Building educational apps and games - don't assume technology is the answer

28 June 2013

I was at this month’s London Educational Games Meetup Group (#LEGup) event earlier this week, where they were launching their new site edugameshub.

Some of the talks got me thinking about the approach people take when they’re building things.

Everybody at #LEGup has an interest in educational games in one form or another. There are many app developers who go month after month, either with established products or because they are currently building something.

It is interesting to ponder people’s motivations for being involved in this area. Do they have a desire to teach something, and have decided that building a game is the best method for transmitting this knowledge or skill?

Or do they just like games, and think there is a market gap here, because other people must also think that games and apps are cool?

Too often, it seems to be the latter. It’s worrying how many people start working on educational products without a proper understanding of the market. As Tom Cole says in one of the inaugural articles on edugameshub:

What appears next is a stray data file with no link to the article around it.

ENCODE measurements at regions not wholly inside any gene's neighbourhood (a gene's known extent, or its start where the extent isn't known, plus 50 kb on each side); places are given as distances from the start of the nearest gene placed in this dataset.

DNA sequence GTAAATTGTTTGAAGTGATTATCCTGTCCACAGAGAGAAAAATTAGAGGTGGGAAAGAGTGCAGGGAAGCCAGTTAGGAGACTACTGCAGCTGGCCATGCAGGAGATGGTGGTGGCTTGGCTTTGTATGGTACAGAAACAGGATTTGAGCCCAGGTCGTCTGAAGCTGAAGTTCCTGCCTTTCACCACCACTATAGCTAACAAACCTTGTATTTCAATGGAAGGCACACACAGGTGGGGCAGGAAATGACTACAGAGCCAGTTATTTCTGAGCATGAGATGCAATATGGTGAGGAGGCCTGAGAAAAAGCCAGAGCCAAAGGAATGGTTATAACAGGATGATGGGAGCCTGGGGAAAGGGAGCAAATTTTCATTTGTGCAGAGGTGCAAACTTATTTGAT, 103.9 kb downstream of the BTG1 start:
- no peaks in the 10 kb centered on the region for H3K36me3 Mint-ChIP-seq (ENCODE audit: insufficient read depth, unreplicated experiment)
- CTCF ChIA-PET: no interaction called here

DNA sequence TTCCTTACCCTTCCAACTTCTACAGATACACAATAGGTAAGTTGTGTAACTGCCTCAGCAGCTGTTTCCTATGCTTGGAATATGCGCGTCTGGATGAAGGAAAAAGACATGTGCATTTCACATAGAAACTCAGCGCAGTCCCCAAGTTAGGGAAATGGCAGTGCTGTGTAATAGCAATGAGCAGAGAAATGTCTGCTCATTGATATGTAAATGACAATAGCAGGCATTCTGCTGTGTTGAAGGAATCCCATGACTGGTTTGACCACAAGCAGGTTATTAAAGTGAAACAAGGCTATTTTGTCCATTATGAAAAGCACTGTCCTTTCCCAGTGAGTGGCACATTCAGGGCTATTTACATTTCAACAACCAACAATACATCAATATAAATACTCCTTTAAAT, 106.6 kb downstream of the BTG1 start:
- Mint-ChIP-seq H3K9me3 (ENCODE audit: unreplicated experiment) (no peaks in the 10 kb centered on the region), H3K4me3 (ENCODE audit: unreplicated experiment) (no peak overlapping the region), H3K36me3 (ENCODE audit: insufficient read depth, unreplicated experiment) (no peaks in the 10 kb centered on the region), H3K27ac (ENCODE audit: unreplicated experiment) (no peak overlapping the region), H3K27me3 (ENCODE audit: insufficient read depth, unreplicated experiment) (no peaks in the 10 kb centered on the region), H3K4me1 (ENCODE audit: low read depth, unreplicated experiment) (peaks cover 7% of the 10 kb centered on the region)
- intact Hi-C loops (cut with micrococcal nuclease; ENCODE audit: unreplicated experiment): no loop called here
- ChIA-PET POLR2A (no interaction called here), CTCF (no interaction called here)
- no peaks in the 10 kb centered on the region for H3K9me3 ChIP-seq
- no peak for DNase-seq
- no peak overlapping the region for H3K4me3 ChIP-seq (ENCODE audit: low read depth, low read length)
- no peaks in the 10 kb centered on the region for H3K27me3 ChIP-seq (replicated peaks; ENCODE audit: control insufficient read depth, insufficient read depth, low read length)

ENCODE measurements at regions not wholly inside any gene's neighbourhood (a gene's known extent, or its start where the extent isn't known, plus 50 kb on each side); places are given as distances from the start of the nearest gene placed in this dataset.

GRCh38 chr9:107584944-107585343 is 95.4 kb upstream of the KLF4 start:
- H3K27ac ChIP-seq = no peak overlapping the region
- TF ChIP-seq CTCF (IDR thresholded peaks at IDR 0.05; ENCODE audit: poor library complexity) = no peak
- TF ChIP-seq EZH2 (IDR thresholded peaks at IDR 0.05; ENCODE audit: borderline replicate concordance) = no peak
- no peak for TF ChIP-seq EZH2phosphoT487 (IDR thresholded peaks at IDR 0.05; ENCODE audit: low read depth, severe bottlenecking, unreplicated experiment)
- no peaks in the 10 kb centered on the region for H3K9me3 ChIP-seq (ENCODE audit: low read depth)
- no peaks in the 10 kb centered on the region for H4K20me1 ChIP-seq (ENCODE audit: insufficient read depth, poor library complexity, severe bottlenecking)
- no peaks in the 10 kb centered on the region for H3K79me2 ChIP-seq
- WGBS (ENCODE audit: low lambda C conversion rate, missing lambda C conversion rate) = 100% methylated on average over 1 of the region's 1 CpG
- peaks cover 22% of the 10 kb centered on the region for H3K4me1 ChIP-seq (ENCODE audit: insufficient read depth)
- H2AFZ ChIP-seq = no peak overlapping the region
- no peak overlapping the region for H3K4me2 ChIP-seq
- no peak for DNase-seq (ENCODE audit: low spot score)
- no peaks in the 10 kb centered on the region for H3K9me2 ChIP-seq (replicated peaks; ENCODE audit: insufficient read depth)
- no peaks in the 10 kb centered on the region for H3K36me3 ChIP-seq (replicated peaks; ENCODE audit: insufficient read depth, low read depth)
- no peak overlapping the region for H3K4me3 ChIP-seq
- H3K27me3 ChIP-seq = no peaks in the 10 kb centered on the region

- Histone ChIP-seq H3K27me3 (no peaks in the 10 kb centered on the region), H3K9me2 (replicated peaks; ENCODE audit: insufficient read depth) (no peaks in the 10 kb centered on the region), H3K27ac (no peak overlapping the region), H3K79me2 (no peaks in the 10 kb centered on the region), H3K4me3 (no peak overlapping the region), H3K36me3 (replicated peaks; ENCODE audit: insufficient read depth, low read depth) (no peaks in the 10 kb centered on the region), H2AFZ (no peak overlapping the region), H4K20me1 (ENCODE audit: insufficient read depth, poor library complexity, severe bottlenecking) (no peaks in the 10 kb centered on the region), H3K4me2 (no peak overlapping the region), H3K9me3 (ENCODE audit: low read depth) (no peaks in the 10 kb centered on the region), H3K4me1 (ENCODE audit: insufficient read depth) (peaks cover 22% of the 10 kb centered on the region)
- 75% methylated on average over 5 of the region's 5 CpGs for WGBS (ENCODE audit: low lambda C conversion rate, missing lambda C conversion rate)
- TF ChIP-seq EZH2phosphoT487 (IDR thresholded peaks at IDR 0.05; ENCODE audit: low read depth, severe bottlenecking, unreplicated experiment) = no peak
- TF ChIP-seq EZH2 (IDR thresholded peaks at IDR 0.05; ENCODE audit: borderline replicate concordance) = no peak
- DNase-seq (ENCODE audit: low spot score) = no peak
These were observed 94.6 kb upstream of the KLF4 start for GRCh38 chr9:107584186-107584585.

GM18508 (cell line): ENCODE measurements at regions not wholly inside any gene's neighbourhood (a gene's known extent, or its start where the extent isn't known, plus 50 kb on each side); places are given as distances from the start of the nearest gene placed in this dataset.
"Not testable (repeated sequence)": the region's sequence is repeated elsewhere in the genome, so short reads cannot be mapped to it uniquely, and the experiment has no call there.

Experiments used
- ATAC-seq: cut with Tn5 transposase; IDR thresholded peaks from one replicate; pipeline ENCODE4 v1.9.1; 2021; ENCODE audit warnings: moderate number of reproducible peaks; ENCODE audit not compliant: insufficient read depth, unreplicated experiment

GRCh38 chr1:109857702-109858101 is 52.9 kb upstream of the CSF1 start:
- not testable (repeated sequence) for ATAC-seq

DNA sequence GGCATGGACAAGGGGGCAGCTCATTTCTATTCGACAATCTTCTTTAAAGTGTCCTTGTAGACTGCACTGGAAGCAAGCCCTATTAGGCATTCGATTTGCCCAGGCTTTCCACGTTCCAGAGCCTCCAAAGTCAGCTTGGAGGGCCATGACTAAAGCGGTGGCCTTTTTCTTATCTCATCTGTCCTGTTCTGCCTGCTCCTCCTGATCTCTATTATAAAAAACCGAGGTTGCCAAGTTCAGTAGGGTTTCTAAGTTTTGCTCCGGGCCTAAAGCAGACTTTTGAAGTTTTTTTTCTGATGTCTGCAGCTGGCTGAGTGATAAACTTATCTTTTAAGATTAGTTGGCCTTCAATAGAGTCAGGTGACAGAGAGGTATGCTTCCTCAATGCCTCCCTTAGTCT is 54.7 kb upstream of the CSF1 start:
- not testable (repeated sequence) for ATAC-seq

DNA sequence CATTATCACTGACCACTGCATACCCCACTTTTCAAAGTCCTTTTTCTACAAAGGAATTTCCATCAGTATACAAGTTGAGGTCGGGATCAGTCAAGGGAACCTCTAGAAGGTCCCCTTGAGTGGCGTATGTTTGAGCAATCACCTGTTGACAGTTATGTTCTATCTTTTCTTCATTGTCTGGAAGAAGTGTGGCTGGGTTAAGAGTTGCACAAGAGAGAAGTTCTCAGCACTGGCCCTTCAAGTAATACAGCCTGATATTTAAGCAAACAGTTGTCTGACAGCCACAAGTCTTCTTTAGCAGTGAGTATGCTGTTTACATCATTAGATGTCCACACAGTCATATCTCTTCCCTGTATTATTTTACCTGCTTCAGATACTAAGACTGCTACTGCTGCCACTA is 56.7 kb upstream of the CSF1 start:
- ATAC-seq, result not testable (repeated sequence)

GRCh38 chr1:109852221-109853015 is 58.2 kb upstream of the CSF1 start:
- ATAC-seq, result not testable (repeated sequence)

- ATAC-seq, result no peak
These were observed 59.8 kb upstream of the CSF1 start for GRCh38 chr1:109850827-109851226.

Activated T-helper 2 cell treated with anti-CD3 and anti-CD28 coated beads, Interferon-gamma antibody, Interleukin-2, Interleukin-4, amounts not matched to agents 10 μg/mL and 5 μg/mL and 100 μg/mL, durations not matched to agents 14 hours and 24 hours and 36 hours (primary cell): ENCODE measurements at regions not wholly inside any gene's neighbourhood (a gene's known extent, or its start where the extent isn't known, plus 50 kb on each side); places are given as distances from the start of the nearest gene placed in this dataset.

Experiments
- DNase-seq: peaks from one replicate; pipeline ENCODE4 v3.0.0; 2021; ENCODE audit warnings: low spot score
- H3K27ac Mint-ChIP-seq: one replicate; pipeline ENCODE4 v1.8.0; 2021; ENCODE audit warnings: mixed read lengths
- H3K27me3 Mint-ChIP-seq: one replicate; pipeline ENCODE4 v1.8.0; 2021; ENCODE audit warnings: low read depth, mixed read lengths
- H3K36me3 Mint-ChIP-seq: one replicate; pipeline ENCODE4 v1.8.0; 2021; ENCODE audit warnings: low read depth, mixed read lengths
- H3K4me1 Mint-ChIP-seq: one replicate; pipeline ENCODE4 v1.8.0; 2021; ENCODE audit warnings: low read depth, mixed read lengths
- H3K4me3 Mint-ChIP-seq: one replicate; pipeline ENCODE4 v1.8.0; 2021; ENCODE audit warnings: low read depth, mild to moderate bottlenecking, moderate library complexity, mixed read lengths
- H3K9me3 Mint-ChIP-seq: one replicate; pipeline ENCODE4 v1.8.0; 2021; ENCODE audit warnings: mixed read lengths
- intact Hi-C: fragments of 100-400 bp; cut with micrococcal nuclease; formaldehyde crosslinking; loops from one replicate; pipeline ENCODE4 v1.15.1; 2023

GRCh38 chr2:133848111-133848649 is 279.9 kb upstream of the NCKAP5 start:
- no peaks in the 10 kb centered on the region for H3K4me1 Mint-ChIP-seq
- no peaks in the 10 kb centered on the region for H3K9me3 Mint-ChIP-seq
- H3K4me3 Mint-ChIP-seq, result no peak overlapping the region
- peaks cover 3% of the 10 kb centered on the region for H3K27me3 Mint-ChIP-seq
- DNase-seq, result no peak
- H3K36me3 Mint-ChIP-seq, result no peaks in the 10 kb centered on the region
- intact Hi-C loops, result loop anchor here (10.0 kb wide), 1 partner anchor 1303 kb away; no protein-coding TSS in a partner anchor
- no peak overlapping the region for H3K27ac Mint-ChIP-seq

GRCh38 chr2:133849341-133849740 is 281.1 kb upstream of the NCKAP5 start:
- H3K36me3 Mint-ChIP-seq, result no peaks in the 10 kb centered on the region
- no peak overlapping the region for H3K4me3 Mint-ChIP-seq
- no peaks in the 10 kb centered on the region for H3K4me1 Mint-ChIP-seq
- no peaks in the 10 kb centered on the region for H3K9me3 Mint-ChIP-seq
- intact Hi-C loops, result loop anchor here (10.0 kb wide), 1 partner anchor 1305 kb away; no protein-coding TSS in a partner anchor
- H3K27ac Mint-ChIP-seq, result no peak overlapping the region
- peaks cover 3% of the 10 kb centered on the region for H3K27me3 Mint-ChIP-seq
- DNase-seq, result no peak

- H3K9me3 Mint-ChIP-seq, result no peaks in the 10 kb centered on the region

many people have this strange assumption that schools are a hotbed of new technology, with bleeding edge devices available for all students to use. This, quite frankly, is not true.

This is the kind of assumption that gets made if you start at the technology and try to work backwards, instead of starting with what you want to teach and working forwards from there.

I wonder if 40 years ago there would have been such a thing as the “London Educational Videos Meetup Group”. We could have sat around and talked about all the educational videos we were making. About how kids got really excited when the teacher wheeled the TV into the classroom, because they felt like they were getting the lesson off. We could have debated the kinds of TV sets that were suitable for classrooms, and complimented each other on how lovely the videos looked. We could have wondered if we could ever really make money by making videos.

But wouldn’t we all have been missing something? Let’s not get things backwards. Let’s not ask “how can we use computer games in the classroom”, or “is there a place for iPads in schools”. These questions don’t have any meaning. They pre-suppose that technology, games, tablets etc. are the answer to some problem. Yet the problem rarely seems to be stated. Discussion is often along the lines of “how can we do better in the app store”, and only rarely “what do people learn from this app, and why is this better than some other way of teaching the same thing?”.

Instead, let’s focus on genuine educational needs, and see how we can build products and businesses around that. The answer may not be games. Or, if it is a game, that doesn’t mean it has to be based around technology.

Ask the right questions first, and work from there.